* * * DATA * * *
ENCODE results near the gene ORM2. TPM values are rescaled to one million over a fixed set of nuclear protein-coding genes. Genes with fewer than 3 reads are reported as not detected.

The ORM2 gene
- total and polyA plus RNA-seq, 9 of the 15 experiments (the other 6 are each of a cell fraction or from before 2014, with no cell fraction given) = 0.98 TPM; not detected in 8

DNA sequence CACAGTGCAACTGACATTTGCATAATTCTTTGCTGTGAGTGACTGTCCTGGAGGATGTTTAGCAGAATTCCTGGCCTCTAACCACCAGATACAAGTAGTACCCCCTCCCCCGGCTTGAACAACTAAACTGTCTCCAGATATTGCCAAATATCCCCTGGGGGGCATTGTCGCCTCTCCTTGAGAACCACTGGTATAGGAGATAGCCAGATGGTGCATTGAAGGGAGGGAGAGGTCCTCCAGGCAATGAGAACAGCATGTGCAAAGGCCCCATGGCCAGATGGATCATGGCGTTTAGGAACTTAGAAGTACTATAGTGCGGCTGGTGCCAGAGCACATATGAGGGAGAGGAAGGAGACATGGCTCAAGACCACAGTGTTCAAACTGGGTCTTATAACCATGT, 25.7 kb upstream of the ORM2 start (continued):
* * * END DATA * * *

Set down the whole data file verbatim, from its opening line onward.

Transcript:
ENCODE results near the gene ORM2. TPM values are rescaled to one million over a fixed set of nuclear protein-coding genes. Genes with fewer than 3 reads are reported as not detected.

The ORM2 gene
- total and polyA plus RNA-seq, 9 of the 15 experiments (the other 6 are each of a cell fraction or from before 2014, with no cell fraction given) = 0.98 TPM; not detected in 8

DNA sequence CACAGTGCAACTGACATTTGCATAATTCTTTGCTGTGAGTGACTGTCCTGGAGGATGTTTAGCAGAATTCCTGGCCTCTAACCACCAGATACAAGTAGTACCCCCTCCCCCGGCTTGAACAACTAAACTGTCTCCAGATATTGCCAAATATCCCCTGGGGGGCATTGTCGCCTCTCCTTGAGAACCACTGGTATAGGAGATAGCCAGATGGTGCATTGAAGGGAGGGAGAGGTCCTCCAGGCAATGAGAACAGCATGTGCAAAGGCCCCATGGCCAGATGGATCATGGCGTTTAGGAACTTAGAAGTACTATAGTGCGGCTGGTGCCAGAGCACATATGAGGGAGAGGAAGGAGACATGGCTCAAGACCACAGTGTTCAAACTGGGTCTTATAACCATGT, 25.7 kb upstream of the ORM2 start (continued):